Monday, May 17, 2004

New York Upgrades Fire & Building Codes

The New York Times has a major article on New York City's plan to upgrade its fire and building codes. The fire code has not had a major revision since it was issued in 1918 in the wake of the 1911 Triangle Shirtwaste fire.

The revision of the codes come out of the events of 9/11 and a report by the US Chemical Safety Board on the explosion at Kaltech Industries in 2002. That explosion was caused by the improper mixing of hazardous wastes. The CSB found that the city did not incorporate recent developments in hazardous materials safety, such as chemical identification, labeling, worker training, and separation of incompatible materials.

The process promises to be interesting:
Already, powerful groups representing both camps - developers and city officials who want to lower building costs and those who say there is no better time to tighten safety measures - are lobbying to ensure that their views prevail. And the process has become politicized in even more complex ways because of all the other interests represented on the 13 committees: those of unions, architects, environmentalists, disabled people and advocates for the construction of low- and moderate-income housing.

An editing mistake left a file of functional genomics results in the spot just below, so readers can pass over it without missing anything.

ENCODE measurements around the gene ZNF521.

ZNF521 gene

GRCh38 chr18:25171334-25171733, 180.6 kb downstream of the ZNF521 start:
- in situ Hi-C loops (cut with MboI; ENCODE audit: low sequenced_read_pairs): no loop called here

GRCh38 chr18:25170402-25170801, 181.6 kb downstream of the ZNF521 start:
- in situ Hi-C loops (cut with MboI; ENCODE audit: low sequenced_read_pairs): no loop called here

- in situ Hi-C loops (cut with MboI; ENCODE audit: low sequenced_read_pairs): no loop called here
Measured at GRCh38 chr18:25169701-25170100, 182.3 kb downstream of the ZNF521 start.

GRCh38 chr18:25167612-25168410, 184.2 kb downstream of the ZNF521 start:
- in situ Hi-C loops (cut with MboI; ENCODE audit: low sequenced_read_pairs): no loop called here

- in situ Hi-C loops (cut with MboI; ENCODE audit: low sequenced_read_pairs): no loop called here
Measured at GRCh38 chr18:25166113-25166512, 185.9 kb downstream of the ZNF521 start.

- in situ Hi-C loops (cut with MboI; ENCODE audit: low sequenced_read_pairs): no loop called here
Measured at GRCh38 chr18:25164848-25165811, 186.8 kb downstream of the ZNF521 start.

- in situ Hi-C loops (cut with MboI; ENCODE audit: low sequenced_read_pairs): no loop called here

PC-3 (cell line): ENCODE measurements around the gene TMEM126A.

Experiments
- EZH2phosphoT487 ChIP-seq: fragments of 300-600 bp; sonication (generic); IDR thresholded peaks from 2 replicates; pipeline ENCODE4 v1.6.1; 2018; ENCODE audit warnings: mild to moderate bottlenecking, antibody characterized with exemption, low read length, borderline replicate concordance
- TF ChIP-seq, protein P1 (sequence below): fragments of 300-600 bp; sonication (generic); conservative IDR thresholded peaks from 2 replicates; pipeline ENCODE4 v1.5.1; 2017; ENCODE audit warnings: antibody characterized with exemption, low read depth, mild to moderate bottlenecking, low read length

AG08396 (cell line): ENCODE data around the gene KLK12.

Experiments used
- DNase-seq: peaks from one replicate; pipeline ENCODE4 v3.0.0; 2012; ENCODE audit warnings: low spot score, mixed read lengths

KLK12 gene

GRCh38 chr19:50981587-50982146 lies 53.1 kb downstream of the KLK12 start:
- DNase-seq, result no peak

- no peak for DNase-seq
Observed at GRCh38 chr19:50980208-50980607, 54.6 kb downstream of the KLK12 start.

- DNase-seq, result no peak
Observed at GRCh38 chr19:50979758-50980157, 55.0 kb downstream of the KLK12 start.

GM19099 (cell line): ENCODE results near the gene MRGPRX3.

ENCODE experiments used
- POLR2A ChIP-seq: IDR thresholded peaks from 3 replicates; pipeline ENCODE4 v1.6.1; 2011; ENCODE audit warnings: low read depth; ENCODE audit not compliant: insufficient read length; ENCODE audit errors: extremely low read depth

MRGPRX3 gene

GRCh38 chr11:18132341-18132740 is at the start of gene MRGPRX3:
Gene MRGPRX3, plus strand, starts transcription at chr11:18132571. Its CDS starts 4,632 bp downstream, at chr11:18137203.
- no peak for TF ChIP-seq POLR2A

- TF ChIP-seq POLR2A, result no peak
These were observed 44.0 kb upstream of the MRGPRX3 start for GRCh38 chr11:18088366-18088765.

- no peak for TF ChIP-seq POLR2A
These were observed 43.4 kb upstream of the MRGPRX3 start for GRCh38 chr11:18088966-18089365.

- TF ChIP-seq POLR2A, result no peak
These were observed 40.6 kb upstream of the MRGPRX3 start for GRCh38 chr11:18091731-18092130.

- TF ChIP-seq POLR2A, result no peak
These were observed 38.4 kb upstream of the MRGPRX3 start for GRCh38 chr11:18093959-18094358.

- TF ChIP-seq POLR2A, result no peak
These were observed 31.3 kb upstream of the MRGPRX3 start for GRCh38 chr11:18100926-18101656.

There are also a few occupational safety concerns:
The debate over safety extends even to matters like the array of new construction materials, including plastic pipe, that the national codes allow. Just as garbage disposals were banned in New York City until 1997 for environmental reasons, plastic pipe, used nationwide for 30 years or so, has been forbidden in New York buildings taller than three stories.

Some firefighters point out that the pipe gives off toxic fumes when it burns, while the local plumbers' union says that glues used to assemble it might pose a health hazard. But Julius A. Ballanco, an engineer and code consultant, countered at one Buildings Department hearing that the pipe was safe and that its opponents' underlying worry was that "plastic pipe typically takes less labor to install and is often less costly."

Another proposed code change would force developers to hire an additional structural engineering firm to provide a second opinion for buildings with particularly innovative designs. If the International Fire Code is adopted in its entirety, the storage and handling of chemicals will be far more restricted.